How To Be A Stay-At-Home Mom (With ADHD)

by | Apr 25, 2019

stay-at-home-mom with adhd

Stay-at-home-moms with ADHD are not the same as a neurotypical SAHM.

In the summer of 2010, I was very pregnant, and very much looking forward to being a stay-at-home-mom. But I was not acknowledging my ADHD so I had no idea what was in store for me.

You all know where your head is before your child is born. Especially your first child.

You picture yourself learning to nurse, reading stories, and hours of contented snuggling with your new baby.

What you’re not picturing is dog vomit on the floor, your baby screaming, and dirty laundry piled on every surface.

Many of us have a very specific set of expectations for ourselves. We want to be the consummate stay-at-home mom and homemaker.

You know what I mean. We push ourselves to produce the images we see online that are representative of perfect motherhood and homemaking.

This behavior is totally understandable given how many messages we receive both subtly, and not-so subtly, from the moment we reveal our pregnancy and plans to stay home.

When we finally give birth and make it home from the hospital with our babies, we are totally unprepared to adapt to life as a mom.

There is a steep learning curve for ADHD women when it comes to parenting, managing time, and running a house, no matter how many books and blogs we read.


How to be a stay-at-home mom (with ADHD)


Manage your expectations

You cannot totally avoid having expectations. But you can be realistic.

What you are picturing in your mind when you think about staying at home with your children?

Are you picturing a sleeping baby and a perfectly prepared meal? Or is it a child sitting in the middle of a clean, nicely decorated room playing quietly with a few toys?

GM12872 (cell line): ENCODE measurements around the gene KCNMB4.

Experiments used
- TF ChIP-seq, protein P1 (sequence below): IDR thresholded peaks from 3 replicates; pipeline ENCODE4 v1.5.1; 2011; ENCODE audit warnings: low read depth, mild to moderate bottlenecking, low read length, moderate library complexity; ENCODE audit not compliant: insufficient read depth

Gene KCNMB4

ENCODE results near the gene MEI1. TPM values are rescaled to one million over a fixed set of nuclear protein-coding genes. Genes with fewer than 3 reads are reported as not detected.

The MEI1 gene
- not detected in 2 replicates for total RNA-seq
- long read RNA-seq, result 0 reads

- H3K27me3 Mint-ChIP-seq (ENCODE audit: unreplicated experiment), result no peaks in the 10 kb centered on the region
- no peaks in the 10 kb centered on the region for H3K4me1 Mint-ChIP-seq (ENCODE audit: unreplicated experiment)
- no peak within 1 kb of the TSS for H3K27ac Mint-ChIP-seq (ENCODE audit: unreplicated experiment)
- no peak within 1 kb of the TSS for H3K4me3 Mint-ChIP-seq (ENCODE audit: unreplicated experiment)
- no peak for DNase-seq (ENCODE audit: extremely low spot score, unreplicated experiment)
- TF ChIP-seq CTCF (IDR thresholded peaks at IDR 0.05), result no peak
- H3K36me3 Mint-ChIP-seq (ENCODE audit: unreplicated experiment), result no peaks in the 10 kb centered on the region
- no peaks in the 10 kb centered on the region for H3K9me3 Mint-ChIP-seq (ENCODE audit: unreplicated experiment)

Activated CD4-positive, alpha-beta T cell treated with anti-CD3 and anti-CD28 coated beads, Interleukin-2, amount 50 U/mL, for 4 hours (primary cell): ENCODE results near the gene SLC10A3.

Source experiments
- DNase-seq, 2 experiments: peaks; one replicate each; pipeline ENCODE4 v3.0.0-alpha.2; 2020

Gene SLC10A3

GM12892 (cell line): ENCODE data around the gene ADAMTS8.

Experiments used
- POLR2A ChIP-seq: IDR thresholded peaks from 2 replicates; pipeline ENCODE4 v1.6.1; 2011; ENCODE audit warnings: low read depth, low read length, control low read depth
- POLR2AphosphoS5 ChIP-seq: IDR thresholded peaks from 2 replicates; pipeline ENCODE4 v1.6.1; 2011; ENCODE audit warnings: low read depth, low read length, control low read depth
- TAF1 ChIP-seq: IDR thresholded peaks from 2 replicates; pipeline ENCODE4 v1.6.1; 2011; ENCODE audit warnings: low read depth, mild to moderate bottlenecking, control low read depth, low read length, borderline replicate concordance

It’s very easy to get caught up in Instagram images and Pinterest boards.  There are millions of blogs with pictures showing you what your home should look like.

And even more people are telling you what to do, and what NOT to do with your child.

Instead of trying to emulate the highly stylized lives of our favorite bloggers, why not be more realistic and kind to ourselves?

You can manage your expectations by getting clear on your values.

Get clear on your values

You know intuitively what is most important to you, but you probably don’t spend much time thinking about it.

Try this: Sit down and make a list of the top five people in your life. The people on your list represent your values.

For example, my top two people are my child and my husband. So they are what I value the most.

In order to make decisions about how to spend my time I need to first think about these two people.

You will notice that how you spend your time and energy changes drastically when you operate in alignment with your values.

Your expectations change as well, because the wellbeing of your PEOPLE is more important than taking Instagram-worthy photos of your child playing in your perfectly organized living room.